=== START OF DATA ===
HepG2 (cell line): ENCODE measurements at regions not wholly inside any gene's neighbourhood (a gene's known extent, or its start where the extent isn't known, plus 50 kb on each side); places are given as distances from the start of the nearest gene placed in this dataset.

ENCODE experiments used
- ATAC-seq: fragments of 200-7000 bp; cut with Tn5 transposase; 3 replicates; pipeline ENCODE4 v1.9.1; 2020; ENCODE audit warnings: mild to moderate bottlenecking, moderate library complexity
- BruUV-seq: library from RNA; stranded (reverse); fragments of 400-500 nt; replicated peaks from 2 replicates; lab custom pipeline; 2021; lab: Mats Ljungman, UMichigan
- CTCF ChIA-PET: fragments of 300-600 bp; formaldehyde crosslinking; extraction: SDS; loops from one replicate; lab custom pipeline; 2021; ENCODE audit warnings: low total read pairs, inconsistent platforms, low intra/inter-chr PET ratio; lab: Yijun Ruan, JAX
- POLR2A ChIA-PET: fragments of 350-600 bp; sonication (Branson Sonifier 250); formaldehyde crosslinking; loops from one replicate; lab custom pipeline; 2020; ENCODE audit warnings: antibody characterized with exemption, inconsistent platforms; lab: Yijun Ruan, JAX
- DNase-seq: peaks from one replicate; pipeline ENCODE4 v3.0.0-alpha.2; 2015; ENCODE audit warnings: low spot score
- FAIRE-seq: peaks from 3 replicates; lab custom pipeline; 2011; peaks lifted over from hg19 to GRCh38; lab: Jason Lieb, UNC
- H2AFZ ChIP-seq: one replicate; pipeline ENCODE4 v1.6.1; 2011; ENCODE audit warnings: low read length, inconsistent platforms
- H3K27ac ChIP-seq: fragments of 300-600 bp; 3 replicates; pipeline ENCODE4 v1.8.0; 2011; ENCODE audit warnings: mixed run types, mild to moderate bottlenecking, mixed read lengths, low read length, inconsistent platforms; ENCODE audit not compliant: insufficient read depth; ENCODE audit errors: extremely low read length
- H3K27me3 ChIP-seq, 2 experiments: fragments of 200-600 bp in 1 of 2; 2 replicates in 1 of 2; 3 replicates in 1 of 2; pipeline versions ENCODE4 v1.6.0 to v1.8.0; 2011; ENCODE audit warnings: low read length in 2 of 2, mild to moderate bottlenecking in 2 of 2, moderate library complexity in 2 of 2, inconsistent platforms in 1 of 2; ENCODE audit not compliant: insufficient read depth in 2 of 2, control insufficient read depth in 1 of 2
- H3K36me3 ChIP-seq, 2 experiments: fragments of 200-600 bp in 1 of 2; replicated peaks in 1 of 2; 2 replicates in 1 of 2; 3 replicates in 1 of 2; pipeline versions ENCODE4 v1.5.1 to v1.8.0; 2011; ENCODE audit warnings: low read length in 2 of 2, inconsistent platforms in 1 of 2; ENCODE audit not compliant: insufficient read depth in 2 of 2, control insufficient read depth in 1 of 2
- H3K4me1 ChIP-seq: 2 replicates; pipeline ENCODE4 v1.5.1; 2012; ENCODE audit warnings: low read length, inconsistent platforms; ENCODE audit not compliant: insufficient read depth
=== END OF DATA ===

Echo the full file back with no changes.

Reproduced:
HepG2 (cell line): ENCODE measurements at regions not wholly inside any gene's neighbourhood (a gene's known extent, or its start where the extent isn't known, plus 50 kb on each side); places are given as distances from the start of the nearest gene placed in this dataset.

ENCODE experiments used
- ATAC-seq: fragments of 200-7000 bp; cut with Tn5 transposase; 3 replicates; pipeline ENCODE4 v1.9.1; 2020; ENCODE audit warnings: mild to moderate bottlenecking, moderate library complexity
- BruUV-seq: library from RNA; stranded (reverse); fragments of 400-500 nt; replicated peaks from 2 replicates; lab custom pipeline; 2021; lab: Mats Ljungman, UMichigan
- CTCF ChIA-PET: fragments of 300-600 bp; formaldehyde crosslinking; extraction: SDS; loops from one replicate; lab custom pipeline; 2021; ENCODE audit warnings: low total read pairs, inconsistent platforms, low intra/inter-chr PET ratio; lab: Yijun Ruan, JAX
- POLR2A ChIA-PET: fragments of 350-600 bp; sonication (Branson Sonifier 250); formaldehyde crosslinking; loops from one replicate; lab custom pipeline; 2020; ENCODE audit warnings: antibody characterized with exemption, inconsistent platforms; lab: Yijun Ruan, JAX
- DNase-seq: peaks from one replicate; pipeline ENCODE4 v3.0.0-alpha.2; 2015; ENCODE audit warnings: low spot score
- FAIRE-seq: peaks from 3 replicates; lab custom pipeline; 2011; peaks lifted over from hg19 to GRCh38; lab: Jason Lieb, UNC
- H2AFZ ChIP-seq: one replicate; pipeline ENCODE4 v1.6.1; 2011; ENCODE audit warnings: low read length, inconsistent platforms
- H3K27ac ChIP-seq: fragments of 300-600 bp; 3 replicates; pipeline ENCODE4 v1.8.0; 2011; ENCODE audit warnings: mixed run types, mild to moderate bottlenecking, mixed read lengths, low read length, inconsistent platforms; ENCODE audit not compliant: insufficient read depth; ENCODE audit errors: extremely low read length
- H3K27me3 ChIP-seq, 2 experiments: fragments of 200-600 bp in 1 of 2; 2 replicates in 1 of 2; 3 replicates in 1 of 2; pipeline versions ENCODE4 v1.6.0 to v1.8.0; 2011; ENCODE audit warnings: low read length in 2 of 2, mild to moderate bottlenecking in 2 of 2, moderate library complexity in 2 of 2, inconsistent platforms in 1 of 2; ENCODE audit not compliant: insufficient read depth in 2 of 2, control insufficient read depth in 1 of 2
- H3K36me3 ChIP-seq, 2 experiments: fragments of 200-600 bp in 1 of 2; replicated peaks in 1 of 2; 2 replicates in 1 of 2; 3 replicates in 1 of 2; pipeline versions ENCODE4 v1.5.1 to v1.8.0; 2011; ENCODE audit warnings: low read length in 2 of 2, inconsistent platforms in 1 of 2; ENCODE audit not compliant: insufficient read depth in 2 of 2, control insufficient read depth in 1 of 2
- H3K4me1 ChIP-seq: 2 replicates; pipeline ENCODE4 v1.5.1; 2012; ENCODE audit warnings: low read length, inconsistent platforms; ENCODE audit not compliant: insufficient read depth